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Systemic inflammatory diseases are a heterogeneous family of autoimmune chronic inflammatory disorders that affect multiple systems within the human body. Connective tissue disease (CTD) is a large group within this family characterised by immune-mediated inflammation of the connective tissue. This group of disorders are often associated with pleural manifestations. CTD-induced pleuritis exhibits a wide variety of symptoms and signs including exudative pleural effusions and chest pain. Accurate estimation of prevalence for CTD-related pleuritis is challenging as small effusions are asymptomatic and remain undetected. Rheumatoid arthritis and systemic lupus erythematosus are frequent CTDs and present with pleural pathology in approximately 5–20% and 17–60% of cases, respectively. By contrast, pleural involvement in systemic sclerosis, eosinophilia–myalgia syndrome, mixed connective tissue disease, ankylosing spondylitis, polymyositis and dermatomyositis syndrome is rare. Clinical management depends on the severity of symptoms; however, most effusions resolve spontaneously. In this review we discuss the pathophysiological mechanisms and the clinical considerations of CTD-induced pleuritis.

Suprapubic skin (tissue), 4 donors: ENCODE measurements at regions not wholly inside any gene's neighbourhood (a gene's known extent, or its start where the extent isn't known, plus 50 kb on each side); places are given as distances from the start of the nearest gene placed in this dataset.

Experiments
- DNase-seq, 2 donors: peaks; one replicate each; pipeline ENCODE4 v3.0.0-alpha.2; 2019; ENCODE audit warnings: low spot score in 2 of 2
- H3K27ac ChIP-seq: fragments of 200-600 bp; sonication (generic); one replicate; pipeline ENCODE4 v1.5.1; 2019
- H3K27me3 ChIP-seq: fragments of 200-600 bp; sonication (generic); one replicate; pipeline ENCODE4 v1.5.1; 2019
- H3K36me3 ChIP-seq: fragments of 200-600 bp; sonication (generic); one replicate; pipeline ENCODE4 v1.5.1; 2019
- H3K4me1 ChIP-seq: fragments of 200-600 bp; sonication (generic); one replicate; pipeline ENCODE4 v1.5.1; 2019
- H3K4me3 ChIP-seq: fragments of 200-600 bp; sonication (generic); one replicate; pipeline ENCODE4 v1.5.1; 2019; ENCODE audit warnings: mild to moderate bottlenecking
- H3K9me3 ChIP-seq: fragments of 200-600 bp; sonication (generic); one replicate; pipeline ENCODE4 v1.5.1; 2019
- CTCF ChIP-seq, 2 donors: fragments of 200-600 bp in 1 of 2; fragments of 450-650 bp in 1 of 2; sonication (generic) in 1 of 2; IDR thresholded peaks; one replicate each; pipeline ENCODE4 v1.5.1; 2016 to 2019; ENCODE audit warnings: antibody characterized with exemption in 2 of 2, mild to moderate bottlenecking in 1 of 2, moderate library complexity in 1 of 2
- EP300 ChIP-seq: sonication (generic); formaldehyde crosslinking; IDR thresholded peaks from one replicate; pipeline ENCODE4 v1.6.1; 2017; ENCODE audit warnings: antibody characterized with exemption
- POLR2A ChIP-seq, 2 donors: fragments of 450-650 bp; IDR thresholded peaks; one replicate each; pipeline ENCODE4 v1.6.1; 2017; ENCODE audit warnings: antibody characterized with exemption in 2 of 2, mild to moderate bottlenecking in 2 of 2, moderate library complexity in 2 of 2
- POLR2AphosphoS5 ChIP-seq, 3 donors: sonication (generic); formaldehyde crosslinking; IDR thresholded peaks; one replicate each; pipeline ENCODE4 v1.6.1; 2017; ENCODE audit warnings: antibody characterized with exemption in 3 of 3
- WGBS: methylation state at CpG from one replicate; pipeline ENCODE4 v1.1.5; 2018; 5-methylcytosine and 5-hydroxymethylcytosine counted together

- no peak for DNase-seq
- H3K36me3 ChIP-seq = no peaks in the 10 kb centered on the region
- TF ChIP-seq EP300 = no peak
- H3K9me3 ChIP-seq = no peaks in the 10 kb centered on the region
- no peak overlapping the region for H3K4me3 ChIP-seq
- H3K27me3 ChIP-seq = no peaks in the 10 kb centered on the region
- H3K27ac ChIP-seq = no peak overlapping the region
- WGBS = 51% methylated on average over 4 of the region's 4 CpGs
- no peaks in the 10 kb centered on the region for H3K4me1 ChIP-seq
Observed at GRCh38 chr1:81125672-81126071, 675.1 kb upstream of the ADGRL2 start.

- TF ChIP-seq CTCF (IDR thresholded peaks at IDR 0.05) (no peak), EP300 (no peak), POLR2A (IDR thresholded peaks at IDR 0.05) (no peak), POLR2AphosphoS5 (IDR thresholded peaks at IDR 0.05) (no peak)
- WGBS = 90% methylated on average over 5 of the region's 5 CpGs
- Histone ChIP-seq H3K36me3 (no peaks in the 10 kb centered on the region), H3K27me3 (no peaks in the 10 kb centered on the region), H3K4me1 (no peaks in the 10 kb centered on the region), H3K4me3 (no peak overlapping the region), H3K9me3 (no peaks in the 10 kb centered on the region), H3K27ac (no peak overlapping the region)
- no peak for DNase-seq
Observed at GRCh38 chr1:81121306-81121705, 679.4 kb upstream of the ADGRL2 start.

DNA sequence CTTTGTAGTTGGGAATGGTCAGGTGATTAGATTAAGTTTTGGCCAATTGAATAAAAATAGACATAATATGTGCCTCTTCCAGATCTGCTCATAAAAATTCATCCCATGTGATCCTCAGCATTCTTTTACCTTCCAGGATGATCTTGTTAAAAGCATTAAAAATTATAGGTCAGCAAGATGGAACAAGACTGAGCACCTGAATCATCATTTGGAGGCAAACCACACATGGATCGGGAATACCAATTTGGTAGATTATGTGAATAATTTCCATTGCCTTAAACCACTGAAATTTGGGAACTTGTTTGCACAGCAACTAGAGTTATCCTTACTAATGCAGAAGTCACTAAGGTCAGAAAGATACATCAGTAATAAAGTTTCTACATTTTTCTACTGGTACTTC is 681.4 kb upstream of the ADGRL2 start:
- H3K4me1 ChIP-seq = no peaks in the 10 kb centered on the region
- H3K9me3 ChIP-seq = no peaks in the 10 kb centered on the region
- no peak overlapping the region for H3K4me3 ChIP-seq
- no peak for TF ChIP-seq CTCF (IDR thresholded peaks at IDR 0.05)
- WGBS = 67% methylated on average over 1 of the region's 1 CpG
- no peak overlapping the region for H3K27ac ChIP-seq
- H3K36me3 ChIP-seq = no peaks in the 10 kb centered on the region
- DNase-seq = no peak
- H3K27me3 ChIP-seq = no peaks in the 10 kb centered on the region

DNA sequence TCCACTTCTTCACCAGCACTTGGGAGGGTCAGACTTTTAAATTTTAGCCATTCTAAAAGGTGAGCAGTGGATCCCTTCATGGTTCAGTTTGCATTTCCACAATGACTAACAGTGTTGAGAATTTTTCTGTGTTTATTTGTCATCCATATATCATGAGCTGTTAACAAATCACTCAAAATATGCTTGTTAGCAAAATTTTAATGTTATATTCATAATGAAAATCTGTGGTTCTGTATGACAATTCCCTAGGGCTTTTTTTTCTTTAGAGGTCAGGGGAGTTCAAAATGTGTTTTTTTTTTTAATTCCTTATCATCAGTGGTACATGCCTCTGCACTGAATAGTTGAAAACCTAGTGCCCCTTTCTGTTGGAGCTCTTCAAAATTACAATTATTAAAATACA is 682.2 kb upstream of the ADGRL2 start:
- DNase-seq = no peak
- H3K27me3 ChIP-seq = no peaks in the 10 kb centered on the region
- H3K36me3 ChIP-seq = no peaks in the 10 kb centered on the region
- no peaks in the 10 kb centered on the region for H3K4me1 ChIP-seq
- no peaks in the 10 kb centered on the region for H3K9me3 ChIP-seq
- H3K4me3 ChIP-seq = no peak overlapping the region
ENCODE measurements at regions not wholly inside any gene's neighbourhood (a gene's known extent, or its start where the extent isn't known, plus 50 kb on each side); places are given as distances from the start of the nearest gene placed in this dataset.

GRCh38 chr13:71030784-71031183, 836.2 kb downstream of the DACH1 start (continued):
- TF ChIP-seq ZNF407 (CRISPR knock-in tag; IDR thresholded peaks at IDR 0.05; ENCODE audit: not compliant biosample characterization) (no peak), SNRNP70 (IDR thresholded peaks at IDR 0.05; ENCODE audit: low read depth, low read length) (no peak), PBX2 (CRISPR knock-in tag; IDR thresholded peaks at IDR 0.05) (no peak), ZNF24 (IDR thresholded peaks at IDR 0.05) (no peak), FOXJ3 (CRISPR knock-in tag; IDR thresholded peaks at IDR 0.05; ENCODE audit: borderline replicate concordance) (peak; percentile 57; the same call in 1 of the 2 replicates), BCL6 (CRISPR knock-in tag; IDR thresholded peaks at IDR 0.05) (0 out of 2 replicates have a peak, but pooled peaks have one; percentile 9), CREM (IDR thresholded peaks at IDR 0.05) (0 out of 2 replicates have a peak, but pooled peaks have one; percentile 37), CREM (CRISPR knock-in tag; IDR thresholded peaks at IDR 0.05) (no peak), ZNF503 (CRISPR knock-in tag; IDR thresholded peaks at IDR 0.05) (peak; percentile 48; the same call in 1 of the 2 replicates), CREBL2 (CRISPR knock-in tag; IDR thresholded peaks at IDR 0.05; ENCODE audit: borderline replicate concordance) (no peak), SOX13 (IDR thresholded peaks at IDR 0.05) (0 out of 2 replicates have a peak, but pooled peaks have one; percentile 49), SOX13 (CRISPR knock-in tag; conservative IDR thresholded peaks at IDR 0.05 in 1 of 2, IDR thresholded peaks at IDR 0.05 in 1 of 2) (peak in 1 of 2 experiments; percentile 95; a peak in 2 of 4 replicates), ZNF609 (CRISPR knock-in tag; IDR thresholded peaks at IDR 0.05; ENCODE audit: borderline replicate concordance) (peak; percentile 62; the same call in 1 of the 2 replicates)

Original publication




Journal article




European Respiratory Society (ERS)

Publication Date





200203 - 200203